EE: We will launch the UK's first 5G network this month

Belfast, Birmingham, Cardiff, Edinburgh, London, and Manchester, will be the first cities to get 5G in the UK - but no Huawei 5G phones at launch.

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EE is launching its 5G network in six UK cities on May 30th.

EE said that Belfast, Birmingham, Cardiff, Edinburgh, London, and Manchester, will be the first cities to get 5G, and that this year will also see additional rollouts in Bristol, Coventry, Glasgow, Hull, Leeds, Leicester, Liverpool, Newcastle, Nottingham, and Sheffield.

Unless there is a late rush by Three or O2, that means EE will have the bragging rights of being the first network to launch 5G in the UK. Vodafone has already announced its plans to switch on its 5G network for businesses and consumers on 3 July in seven UK cities.

SEE: IT pro's guide to the evolution and impact of 5G technology (free PDF)

EE's device range will include the currently-delayed Samsung Fold, Oppo Reno 5G, Samsung Galaxy S10 5G, LG V50 ThinkQ, and the Huawei CPE Pro and HTC 5G smart hub. 

It doesn't include any Huawei handsets in its current 5G line-up, after Google suspended the Chinese company's access to some Android updates after it the US government said Huawei was engaged in activities that were "contrary to US national security or foreign policy interest". 

EE CEO Marc Allera said EE had put the Huawei 5G devices "on pause" until it has more information and confidence that the handsets would be supported for the lifetime of the devices. But the vendor's equipment is still in EE core network; the UK government is currently deciding whether Huawei kit should be allowed in the nation's 5G networks.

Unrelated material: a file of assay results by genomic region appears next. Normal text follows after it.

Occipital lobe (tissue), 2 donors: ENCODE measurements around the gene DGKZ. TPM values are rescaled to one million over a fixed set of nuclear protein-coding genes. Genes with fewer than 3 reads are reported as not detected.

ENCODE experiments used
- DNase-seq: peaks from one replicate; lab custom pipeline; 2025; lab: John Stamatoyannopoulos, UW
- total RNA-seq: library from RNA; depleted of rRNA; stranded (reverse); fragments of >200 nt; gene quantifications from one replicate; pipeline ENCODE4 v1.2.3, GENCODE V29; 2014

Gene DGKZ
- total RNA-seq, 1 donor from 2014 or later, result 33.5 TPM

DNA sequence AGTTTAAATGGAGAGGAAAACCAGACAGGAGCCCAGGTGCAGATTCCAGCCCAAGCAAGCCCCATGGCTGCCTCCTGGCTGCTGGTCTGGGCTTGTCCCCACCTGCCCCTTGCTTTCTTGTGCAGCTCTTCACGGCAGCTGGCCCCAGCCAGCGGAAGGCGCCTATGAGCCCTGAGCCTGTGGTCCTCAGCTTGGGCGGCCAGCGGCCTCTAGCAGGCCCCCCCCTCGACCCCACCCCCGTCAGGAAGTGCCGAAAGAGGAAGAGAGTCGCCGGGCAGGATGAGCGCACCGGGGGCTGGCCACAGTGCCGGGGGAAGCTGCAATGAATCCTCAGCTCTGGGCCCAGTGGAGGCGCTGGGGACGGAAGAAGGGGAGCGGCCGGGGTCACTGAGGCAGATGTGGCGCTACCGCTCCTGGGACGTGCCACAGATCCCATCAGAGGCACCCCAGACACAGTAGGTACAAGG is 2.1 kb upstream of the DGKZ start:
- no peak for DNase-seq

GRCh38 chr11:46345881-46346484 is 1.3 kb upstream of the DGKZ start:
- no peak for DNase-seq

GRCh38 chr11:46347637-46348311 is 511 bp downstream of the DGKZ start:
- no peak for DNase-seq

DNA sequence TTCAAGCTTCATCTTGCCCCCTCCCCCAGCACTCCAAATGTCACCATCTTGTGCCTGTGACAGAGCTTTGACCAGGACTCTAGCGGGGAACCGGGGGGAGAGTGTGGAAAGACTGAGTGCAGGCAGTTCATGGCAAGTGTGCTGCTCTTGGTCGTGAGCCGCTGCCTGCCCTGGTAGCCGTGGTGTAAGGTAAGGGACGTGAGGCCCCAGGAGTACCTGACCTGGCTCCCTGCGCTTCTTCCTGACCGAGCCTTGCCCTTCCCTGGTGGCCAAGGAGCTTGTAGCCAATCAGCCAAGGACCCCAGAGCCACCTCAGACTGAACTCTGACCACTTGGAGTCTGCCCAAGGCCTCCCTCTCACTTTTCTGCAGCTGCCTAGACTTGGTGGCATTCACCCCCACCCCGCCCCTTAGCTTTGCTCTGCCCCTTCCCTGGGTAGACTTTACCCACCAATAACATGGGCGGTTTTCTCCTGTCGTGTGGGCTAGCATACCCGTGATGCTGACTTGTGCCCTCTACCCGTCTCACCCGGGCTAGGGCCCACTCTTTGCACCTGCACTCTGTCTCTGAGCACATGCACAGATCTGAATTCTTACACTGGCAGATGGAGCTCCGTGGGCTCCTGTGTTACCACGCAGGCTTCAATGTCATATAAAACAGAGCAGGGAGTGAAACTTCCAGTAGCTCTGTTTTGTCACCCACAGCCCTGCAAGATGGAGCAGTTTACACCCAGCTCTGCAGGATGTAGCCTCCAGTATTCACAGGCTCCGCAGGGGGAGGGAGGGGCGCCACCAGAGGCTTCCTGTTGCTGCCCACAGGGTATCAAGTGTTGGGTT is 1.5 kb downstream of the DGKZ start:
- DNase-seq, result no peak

EE has said it has Huawei equipment in the core of its 4G network and has said that in the future it will not be using the vendors kit in the core of its 5G network. But the first phase of its 5G network will run on top of the existing 4G network - using Huawei equipment as part of the radio access network.

"We have worked for decades with the government and our security services collaborating on our networks both fixed and mobile. We agree and sign off our architecture and how we design and build those networks with their support," said Allera.

"At the moment we have no instructions to change our plans but it's important to say that we have also have a multi-vendor policy and architecture. Our core and our radio access network, will be made up of a number of providers Huawei will be part of that but not the only part."

EE said its 5G strategy has three phases; 2019 to 2022 sees 5G rollout and 4G improvements, and 1,500 5G sites by the end of this year. By 2022, it wants to have a full 5G core network; after 2023, it is promising ultra-reliable, low latency networks featuring network slicing and multi-gigabit-per-second speeds which will enable services such as real-time traffic management.

While some people may wonder why they need 5G, Allera said people said the same thing about 4G "and look how much has changed in the way people live their lives". He said that 4G has sparked a huge shift and said "5G is going to change everything all over again."